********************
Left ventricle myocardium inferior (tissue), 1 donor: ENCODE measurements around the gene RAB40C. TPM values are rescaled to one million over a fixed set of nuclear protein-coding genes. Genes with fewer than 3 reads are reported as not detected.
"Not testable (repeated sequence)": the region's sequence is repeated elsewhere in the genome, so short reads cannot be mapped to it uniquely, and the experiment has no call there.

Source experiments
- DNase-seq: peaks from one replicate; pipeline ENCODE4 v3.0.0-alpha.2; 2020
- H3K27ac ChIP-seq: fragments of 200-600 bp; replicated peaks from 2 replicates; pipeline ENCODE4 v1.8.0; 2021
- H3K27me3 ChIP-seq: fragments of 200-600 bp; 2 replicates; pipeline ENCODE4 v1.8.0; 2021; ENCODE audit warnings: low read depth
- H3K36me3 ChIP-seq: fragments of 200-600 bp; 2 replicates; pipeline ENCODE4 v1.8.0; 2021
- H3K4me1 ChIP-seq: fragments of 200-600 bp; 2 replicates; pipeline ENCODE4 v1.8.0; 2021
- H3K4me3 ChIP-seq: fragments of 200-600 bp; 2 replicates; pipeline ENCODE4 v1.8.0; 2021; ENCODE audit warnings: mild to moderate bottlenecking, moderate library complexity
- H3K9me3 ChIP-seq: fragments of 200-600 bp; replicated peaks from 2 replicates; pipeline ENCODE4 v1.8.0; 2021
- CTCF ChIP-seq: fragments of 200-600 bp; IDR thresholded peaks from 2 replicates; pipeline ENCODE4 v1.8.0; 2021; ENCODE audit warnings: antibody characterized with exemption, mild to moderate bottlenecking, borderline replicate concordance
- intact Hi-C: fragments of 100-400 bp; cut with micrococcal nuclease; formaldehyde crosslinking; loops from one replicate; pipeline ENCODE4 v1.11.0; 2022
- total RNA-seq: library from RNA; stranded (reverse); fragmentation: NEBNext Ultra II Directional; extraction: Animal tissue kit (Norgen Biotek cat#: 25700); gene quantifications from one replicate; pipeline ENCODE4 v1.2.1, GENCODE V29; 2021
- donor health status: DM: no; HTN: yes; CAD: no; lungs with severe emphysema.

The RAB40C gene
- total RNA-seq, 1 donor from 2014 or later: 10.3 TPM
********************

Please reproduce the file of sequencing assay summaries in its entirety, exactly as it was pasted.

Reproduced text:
Left ventricle myocardium inferior (tissue), 1 donor: ENCODE measurements around the gene RAB40C. TPM values are rescaled to one million over a fixed set of nuclear protein-coding genes. Genes with fewer than 3 reads are reported as not detected.
"Not testable (repeated sequence)": the region's sequence is repeated elsewhere in the genome, so short reads cannot be mapped to it uniquely, and the experiment has no call there.

Source experiments
- DNase-seq: peaks from one replicate; pipeline ENCODE4 v3.0.0-alpha.2; 2020
- H3K27ac ChIP-seq: fragments of 200-600 bp; replicated peaks from 2 replicates; pipeline ENCODE4 v1.8.0; 2021
- H3K27me3 ChIP-seq: fragments of 200-600 bp; 2 replicates; pipeline ENCODE4 v1.8.0; 2021; ENCODE audit warnings: low read depth
- H3K36me3 ChIP-seq: fragments of 200-600 bp; 2 replicates; pipeline ENCODE4 v1.8.0; 2021
- H3K4me1 ChIP-seq: fragments of 200-600 bp; 2 replicates; pipeline ENCODE4 v1.8.0; 2021
- H3K4me3 ChIP-seq: fragments of 200-600 bp; 2 replicates; pipeline ENCODE4 v1.8.0; 2021; ENCODE audit warnings: mild to moderate bottlenecking, moderate library complexity
- H3K9me3 ChIP-seq: fragments of 200-600 bp; replicated peaks from 2 replicates; pipeline ENCODE4 v1.8.0; 2021
- CTCF ChIP-seq: fragments of 200-600 bp; IDR thresholded peaks from 2 replicates; pipeline ENCODE4 v1.8.0; 2021; ENCODE audit warnings: antibody characterized with exemption, mild to moderate bottlenecking, borderline replicate concordance
- intact Hi-C: fragments of 100-400 bp; cut with micrococcal nuclease; formaldehyde crosslinking; loops from one replicate; pipeline ENCODE4 v1.11.0; 2022
- total RNA-seq: library from RNA; stranded (reverse); fragmentation: NEBNext Ultra II Directional; extraction: Animal tissue kit (Norgen Biotek cat#: 25700); gene quantifications from one replicate; pipeline ENCODE4 v1.2.1, GENCODE V29; 2021
- donor health status: DM: no; HTN: yes; CAD: no; lungs with severe emphysema.

The RAB40C gene
- total RNA-seq, 1 donor from 2014 or later: 10.3 TPM